Hakan Çiçek, owner of a FETÖ-linked college and Nurettin Oruç, a filmmaker, were the other "civilians" captured at the base and some 17 defendants in FETÖ's media arm trial maintained contact with all of them or at least one person, according to prosecutors.
Prosecutors also say journalists "prepared the ground" for the coup with their pro-FETÖ propaganda. Nazlı Ilıcak and the Altan brothers allegedly "knew the coup beforehand," prosecutors say.
In March, 29 defendants went before an Istanbul court for FETÖ's influence in the media, including Atilla Taş, a former pop singer turned columnist. They face prison terms of up to 22 years on charges of membership to a terrorist group, and aiding and abetting a terrorist group.
The terrorist group, which faces a new barrage of trials after the July 15 coup attempt, its latest bid to seize power through its infiltrators, is accused of running media outlets to vindicate its actions and orchestrating defamation campaigns against the group's critics.
The terrorist group once wielded considerable clout in the media where it ran a broadcaster. The group owned several TV stations, a publisher behind newspapers and magazines that disseminated the group's propaganda and several radio stations.
Most were closed down as part of the crackdown on FETÖ and were handed to trustees as the legal process against FETÖ members got underway. The media was key for Fetullah Gülen, the U.S.-based leader of the terrorist group, to spread his messages to his followers.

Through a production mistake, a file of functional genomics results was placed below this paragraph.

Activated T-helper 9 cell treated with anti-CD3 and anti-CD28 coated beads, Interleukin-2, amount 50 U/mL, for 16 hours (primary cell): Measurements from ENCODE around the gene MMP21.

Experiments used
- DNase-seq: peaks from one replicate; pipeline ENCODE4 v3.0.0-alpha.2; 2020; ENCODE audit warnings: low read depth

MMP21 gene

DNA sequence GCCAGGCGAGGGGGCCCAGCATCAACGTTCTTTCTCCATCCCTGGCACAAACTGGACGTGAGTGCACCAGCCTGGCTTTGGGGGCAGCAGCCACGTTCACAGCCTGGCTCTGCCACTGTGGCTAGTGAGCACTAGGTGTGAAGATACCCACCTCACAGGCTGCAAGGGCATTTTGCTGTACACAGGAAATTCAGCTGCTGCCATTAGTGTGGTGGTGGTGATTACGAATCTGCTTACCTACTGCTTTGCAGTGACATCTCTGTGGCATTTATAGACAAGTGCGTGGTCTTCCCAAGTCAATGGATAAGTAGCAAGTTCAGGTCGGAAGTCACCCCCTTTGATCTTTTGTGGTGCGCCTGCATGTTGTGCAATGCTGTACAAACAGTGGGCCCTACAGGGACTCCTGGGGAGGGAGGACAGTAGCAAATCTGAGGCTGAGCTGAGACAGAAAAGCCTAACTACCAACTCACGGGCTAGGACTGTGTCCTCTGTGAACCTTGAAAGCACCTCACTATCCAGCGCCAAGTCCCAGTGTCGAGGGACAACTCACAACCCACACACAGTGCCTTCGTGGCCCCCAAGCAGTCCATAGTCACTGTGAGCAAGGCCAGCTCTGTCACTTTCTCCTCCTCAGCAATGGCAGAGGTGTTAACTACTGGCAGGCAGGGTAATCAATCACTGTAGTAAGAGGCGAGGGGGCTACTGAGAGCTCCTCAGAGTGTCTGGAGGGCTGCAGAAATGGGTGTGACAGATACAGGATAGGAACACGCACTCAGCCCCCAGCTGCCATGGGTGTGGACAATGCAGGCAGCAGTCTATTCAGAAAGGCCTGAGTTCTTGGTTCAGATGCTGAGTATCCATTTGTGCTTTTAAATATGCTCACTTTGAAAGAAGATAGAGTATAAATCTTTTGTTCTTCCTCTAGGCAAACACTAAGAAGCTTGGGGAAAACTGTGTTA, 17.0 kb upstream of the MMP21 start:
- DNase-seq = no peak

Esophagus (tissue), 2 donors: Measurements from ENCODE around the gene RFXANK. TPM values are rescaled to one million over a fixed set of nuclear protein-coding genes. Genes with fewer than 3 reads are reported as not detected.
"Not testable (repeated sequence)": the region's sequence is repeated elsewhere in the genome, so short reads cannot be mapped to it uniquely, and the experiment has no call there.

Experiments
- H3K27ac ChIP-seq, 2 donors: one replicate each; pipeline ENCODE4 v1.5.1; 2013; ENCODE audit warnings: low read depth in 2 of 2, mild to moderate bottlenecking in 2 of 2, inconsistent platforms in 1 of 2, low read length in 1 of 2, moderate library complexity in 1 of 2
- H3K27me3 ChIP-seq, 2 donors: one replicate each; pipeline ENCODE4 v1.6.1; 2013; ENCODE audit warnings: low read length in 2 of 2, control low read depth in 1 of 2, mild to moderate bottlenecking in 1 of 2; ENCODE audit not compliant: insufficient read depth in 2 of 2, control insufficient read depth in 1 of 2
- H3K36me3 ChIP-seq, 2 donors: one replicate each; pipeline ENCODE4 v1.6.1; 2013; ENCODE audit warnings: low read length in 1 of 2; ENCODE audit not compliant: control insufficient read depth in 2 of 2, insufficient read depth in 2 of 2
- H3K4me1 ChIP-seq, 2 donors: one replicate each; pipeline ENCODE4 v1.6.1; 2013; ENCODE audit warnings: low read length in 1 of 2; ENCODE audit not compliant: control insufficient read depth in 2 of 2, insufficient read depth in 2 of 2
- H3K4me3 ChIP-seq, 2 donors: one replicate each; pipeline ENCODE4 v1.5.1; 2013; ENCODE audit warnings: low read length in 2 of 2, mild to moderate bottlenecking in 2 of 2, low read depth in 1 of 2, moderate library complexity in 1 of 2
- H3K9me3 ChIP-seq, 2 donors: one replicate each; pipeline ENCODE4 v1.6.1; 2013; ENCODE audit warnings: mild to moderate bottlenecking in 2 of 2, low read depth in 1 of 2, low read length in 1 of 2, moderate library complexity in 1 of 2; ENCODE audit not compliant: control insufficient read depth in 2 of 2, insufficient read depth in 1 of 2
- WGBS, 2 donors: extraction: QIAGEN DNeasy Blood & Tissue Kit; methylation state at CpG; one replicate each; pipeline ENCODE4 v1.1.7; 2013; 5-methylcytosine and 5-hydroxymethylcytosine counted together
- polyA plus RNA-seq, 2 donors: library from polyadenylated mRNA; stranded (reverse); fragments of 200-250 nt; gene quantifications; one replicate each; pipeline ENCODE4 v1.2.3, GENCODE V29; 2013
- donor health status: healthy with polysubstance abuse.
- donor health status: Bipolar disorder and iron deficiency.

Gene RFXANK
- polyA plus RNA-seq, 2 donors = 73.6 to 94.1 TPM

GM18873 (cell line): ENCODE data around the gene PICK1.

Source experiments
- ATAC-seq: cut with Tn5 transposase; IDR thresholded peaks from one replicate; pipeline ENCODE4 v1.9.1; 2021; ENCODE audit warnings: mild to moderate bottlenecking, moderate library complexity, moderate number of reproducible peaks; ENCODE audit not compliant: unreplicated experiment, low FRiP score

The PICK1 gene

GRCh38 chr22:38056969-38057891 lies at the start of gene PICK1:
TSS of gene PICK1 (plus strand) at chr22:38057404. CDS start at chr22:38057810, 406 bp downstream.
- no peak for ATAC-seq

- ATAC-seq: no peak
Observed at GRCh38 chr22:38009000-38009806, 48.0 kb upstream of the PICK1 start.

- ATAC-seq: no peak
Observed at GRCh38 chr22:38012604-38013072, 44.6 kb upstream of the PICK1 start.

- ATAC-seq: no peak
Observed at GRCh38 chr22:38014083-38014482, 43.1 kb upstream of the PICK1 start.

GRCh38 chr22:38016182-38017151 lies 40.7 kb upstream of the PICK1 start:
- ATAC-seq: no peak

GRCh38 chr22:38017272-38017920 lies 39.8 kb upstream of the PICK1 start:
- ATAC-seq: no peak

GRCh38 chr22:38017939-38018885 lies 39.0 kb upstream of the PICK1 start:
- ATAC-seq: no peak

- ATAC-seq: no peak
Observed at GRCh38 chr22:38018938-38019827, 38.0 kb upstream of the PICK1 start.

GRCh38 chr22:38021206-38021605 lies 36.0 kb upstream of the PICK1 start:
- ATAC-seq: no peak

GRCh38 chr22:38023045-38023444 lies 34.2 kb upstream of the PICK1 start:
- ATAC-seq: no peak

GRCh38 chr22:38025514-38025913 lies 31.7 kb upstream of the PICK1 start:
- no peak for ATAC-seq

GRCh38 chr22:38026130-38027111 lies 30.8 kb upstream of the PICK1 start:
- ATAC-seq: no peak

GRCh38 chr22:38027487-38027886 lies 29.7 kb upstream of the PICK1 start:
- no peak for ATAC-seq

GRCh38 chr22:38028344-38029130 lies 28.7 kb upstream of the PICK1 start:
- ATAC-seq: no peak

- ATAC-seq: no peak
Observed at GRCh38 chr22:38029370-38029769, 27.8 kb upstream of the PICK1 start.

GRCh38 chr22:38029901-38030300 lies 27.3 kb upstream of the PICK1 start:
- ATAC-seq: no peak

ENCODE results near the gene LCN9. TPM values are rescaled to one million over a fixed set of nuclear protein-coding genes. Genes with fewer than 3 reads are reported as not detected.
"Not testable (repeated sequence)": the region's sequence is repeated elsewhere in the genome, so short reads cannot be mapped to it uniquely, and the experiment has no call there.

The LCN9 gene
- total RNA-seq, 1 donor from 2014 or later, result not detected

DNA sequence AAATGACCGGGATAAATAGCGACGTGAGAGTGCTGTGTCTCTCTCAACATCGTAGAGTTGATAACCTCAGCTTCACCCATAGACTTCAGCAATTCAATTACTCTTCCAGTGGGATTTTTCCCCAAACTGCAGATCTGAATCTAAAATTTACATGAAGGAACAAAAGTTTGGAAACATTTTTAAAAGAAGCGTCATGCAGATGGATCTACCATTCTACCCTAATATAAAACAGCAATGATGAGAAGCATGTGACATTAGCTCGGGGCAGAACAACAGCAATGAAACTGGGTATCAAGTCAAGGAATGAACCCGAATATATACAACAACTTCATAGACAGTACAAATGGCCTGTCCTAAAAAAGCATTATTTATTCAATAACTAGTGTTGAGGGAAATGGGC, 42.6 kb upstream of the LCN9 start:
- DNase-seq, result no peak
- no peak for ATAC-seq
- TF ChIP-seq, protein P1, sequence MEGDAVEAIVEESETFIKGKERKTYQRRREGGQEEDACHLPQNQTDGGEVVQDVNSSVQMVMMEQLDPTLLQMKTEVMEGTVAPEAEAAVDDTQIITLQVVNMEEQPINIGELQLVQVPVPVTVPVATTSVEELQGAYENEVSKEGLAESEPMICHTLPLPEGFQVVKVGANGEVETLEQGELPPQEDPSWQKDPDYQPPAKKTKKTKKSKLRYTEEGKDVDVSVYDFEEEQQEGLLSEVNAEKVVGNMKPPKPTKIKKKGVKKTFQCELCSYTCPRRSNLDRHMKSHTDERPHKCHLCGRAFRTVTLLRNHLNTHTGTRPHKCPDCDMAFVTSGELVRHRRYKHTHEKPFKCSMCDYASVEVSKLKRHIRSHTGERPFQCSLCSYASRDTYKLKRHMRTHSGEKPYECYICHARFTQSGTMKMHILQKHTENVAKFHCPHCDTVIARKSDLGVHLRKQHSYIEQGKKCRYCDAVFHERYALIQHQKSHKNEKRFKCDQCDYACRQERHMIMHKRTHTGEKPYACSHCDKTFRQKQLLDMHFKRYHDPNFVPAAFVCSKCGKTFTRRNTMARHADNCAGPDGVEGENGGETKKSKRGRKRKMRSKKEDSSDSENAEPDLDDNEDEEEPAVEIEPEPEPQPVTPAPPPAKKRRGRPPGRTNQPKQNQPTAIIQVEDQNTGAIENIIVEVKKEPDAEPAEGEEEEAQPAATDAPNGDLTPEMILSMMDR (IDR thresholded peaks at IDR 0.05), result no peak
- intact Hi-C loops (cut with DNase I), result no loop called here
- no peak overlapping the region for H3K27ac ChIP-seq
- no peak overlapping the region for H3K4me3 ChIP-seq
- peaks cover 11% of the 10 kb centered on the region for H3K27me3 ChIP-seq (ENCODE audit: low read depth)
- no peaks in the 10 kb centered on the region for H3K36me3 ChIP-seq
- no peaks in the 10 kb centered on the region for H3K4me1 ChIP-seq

Gülen, who faces extradition from the U.S., is already implicated in a string of criminal cases from the coup attempt carried out by his followers in the army, to sham trials against his critics.
Since December 2013, when FETÖ emerged as the perpetrator of two coup attempts against the government, FETÖ has been regarded as a security threat. Prosecutors are claiming that the group's infiltrators in law enforcement, judiciary, bureaucracy and the military, had waged a long-running campaign to topple the government.
In a related development, a trial of 96 pro-coup troops accused of attempts to seize TV stations on July 15, resumed in Istanbul yesterday. The defendants were among soldiers who stormed the Istanbul headquarters of public broadcaster TRT and private satellite TV provider Digiturk.
A large number of trials involving pro-coup troops are underway since they first started in December 2016. Gülen, the U.S.-based leader of FETÖ, is the prime suspect in all trials and faces aggravated life imprisonment for his role in masterminding the coup attempt.